Tokyo skyline: The Shinjuku evening photos

Tokyo skyline Shinjuku skyscrapers evening view
The Shinjuku skyscrapers in fading evening light.

The Tokyo skyline is incredible. I used to photograph the Shinjuku part from my rooftop regularly. Well, I couldn’t believe it. The last time I did that was in 2022. I realized that after checking my photo archives. That surprised me. Well, I needed to start doing it again. It would be a good chance to see if there were any changes. There were a couple.

In April 2024, I grabbed my camera and tripod and headed upstairs. The view of Shinjuku from the eleventh-floor rooftop is amazing. I took two lenses with me, my trustworthy 16-55 mm and the 55-200 mm. The results surprised me. They were a mixed bag.

As always, the 16-55 photos were nice and sharp. I couldn’t say the same for the 55-200 mm. Most of those were blurred. Those shocked me. I had never got so many bad pictures from that lens.

Why? There might have been two causes. One is that I need to put the barrel of the lens through a suicide fence. Yes, they are a real thing. Many years ago, my building was famous. It was once the tallest building in the area and people would jump from it. Sad but true.

Tokyo Skytree evening with surrounding skyscrapers
Tokyo Tower with Azabudai Hills on the left.

Anyway, I can get the lens barrel through the gap in the rails. There is hardly a space between it and the fence rails, though. So in the darkness maybe I didn’t check carefully enough to see they weren’t touching. That is one possibility.

The other reason might be the lens’ Onboard Image Stabilization (OIS). It’s often said that this can cause blur images if shooting from a tripod with it turned on. After checking my gear, that was the case. I didn’t turn it off. Was I lucky in years of previous shoots when I did long-exposures with it? That could be a possibility. Of course, I can’t be sure.

Whatever the case, my efforts were in vain on my first night with the 55-200. I retook the photos in early May when the atmospheric conditions were about the same. I made sure the OIS was off. Finally, the results were good enough.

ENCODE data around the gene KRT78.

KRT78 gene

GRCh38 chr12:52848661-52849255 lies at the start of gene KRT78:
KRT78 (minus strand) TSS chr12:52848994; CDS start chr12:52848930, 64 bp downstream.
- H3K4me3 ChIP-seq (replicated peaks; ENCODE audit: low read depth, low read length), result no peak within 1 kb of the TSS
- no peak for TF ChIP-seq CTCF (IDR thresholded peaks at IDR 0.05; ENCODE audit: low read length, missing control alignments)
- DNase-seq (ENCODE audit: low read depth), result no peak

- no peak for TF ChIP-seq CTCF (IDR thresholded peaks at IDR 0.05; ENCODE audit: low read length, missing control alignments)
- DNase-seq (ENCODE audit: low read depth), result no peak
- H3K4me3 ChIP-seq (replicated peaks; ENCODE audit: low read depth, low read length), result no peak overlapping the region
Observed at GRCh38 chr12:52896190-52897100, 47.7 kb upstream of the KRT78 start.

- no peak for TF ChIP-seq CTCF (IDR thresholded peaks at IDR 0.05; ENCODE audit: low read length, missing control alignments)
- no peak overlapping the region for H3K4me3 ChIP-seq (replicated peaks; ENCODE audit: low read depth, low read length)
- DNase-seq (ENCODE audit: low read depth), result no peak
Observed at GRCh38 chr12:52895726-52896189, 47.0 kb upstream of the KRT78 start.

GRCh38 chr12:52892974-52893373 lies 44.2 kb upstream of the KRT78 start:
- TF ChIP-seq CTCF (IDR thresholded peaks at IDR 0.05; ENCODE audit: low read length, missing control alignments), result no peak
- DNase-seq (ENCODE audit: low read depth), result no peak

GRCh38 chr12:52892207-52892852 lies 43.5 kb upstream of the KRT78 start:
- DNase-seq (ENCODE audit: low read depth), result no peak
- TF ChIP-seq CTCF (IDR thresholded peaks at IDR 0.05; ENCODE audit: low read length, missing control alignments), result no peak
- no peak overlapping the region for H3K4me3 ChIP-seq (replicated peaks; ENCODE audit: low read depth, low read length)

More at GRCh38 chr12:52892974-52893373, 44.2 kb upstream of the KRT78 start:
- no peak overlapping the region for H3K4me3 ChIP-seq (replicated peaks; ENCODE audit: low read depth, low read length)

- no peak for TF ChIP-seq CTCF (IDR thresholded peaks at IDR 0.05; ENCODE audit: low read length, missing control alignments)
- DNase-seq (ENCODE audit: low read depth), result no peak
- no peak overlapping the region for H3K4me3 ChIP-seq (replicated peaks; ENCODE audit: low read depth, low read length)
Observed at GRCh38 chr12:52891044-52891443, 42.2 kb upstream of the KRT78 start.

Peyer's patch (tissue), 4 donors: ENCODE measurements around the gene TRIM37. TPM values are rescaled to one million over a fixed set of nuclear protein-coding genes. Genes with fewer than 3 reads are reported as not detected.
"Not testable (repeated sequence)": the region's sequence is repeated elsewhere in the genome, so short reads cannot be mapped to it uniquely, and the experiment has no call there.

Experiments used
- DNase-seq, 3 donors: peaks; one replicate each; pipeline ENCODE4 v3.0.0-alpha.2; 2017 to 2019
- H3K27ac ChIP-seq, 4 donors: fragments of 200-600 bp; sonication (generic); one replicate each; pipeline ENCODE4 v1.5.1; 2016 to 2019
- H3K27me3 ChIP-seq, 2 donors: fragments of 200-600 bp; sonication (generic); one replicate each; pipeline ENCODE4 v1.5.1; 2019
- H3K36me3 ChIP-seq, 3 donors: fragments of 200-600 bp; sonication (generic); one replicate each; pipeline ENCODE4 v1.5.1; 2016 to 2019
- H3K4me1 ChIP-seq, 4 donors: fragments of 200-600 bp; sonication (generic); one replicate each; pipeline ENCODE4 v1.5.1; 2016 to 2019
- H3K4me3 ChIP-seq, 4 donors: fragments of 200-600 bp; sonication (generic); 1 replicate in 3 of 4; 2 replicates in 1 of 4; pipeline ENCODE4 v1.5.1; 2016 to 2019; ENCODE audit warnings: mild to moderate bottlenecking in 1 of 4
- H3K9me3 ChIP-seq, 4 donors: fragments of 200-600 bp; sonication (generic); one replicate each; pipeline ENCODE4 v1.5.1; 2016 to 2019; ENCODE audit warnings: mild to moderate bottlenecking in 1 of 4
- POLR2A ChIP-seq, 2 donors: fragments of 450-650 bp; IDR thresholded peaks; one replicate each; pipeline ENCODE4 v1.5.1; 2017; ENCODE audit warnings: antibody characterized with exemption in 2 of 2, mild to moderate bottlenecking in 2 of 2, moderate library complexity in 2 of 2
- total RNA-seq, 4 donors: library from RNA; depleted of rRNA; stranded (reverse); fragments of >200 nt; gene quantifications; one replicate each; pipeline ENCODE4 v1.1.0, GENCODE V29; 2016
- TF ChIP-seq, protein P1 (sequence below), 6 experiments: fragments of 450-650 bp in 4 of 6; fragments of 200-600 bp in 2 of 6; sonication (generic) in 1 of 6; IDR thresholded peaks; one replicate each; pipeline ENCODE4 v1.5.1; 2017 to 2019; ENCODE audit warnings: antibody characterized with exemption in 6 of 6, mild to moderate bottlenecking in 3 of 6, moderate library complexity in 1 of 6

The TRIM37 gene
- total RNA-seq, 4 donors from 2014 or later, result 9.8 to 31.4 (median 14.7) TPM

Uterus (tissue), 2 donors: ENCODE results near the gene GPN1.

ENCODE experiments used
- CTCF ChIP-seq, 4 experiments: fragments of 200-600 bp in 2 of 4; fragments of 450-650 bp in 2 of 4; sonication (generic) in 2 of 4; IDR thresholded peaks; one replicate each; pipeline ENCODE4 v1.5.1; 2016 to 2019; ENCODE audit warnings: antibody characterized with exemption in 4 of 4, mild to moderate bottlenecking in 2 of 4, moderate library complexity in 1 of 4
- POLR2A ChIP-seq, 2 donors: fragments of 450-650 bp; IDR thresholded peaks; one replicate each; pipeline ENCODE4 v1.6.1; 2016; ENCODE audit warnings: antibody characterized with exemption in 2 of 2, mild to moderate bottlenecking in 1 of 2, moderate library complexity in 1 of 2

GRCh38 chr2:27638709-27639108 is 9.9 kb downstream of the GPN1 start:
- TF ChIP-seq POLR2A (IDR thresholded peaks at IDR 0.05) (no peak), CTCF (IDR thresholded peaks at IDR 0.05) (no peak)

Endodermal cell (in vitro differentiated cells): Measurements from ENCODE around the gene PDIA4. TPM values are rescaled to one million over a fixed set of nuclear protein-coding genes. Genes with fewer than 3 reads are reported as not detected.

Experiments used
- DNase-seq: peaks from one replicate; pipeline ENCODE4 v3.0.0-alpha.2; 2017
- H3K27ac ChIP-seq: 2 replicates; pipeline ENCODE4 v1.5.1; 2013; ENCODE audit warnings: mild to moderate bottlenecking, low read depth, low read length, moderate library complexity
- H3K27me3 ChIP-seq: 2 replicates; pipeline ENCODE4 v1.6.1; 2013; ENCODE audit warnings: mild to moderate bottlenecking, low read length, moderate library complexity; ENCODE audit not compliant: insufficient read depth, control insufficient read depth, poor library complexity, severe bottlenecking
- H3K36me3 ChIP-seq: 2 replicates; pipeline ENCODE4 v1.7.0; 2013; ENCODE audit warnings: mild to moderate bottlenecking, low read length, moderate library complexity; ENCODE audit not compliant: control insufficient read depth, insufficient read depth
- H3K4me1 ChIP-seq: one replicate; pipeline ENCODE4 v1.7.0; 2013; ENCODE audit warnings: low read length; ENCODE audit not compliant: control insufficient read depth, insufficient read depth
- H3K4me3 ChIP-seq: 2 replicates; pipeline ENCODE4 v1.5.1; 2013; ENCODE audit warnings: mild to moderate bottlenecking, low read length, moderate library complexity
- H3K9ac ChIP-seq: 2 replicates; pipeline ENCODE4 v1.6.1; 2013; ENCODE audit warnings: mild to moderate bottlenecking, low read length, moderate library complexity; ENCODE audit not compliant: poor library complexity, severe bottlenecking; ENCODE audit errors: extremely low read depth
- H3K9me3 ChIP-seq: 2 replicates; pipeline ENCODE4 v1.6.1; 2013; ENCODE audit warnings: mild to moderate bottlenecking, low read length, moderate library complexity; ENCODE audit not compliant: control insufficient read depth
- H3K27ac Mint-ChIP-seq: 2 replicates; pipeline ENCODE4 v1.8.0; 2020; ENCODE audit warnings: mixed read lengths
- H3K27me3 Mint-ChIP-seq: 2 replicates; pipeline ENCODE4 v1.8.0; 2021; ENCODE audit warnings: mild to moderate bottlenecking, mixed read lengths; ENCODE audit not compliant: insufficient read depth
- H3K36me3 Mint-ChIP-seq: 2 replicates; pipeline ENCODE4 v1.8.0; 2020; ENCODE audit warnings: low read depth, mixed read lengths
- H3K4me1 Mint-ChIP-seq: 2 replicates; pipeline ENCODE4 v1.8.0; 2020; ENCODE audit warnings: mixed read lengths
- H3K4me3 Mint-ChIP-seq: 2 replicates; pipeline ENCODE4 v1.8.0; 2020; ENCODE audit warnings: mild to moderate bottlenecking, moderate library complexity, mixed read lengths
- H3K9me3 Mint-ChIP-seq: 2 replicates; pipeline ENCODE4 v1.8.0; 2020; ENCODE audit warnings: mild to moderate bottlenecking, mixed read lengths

Tokyo Metropolitan Government building and Shinjuku skyscrapers
Tokyo Metropolitan Government Building is in the middle.

What were the Tokyo skyline changes?

Please remember I was focused on Shinjuku. In a straight line, it’s about ten kilometers from my apartment. So, I have a good, wide view of the skyscrapers. You can also just see Ikebukuro to the left. Tokyo Tower is on the right. I know the area well, but it might be hard to notice changes with the naked eye for the uninitiated.

Nishi-Shinjuku skyscraper with Tokyo Skytree behind
Tokyo Skytree with Kabukicho Tower topped by white lights.

In 2024, I could see two changes. One of them was a new Shinjuku skyscraper, Kabukicho Tower. This building can be difficult to spot. It is 225 meters, about the same as everything around it.

The other change wasn’t in Shinjuku but in the field of view. It was Azabudai Hills Mori JP Tower near Tokyo Tower in Minato City. I’ve photographed from its observation deck before, you can see the pictures here. When it was completed in 2023, it was the tallest building in Japan at 325.2 meters. It will dominate the Tokyo skyline until the monster Tokyo Torch is completed.

Shinjuku Park Tower and Tokyo Opera City
Shinjuku Park Tower (L) and Tokyo Opera City (R).

Conclusion

Yes, I had initial problems with the 55-200 mm lens. Was the OIS or the lens barrel the cause? It’s hard to say. Anyway, I took more care the second time and got good results. I was happy.

Shinjuku skyscrapers evening view
The Shinjuku skyline at night.

I saw changes to the aging Tokyo skyline. They weren’t huge. But it was good to see the new Kabukicho and Azabudai Hills Mori JP Towers. They have added something to the cityscape.

Photographing these changes reminded me of the dynamic nature of Tokyo’s skyline. Shinjuku’s skyscrapers are impressive, particularly in the early evening light. I plan to experiment with long exposures and cloud formations one day! That will be something to see.

I’d love to hear your thoughts and experiences. Have you encountered similar challenges with your equipment? What are your favorite spots to photograph the Tokyo skyline? Please leave your comments and constructive criticisms below.

For more photos taken from my rooftop, look at:

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2 thoughts on “Tokyo skyline: The Shinjuku evening photos”

  1. Intresting! My work place is in Shinjyuku and from windows, I see greens; Toyama Park and Shinjyuku sports park, no highrise buildings. When I go out, I see Kabukicho tower front of me and Ikebukuro Sunshine on my back. I always think my work place is the best embironment sorrounding with green even it sits in heart of big city in Shinjyuku. I was told that the white part of the top of Kabukicho Tower was painted white, and it looks like lace, pretty and unusual design!

    1. Hi MMI. Thanks for dropping by!
      You are lucky working where you are. Yes, you are correct about Kabukicho Tower. It is white at the top and blue below. Actually, the building reminds of Sigourney Weaver’s residence in Ghostbusters! I’m planning on doing an article about it, one day. But I will have to look for some good angles for photos first though.

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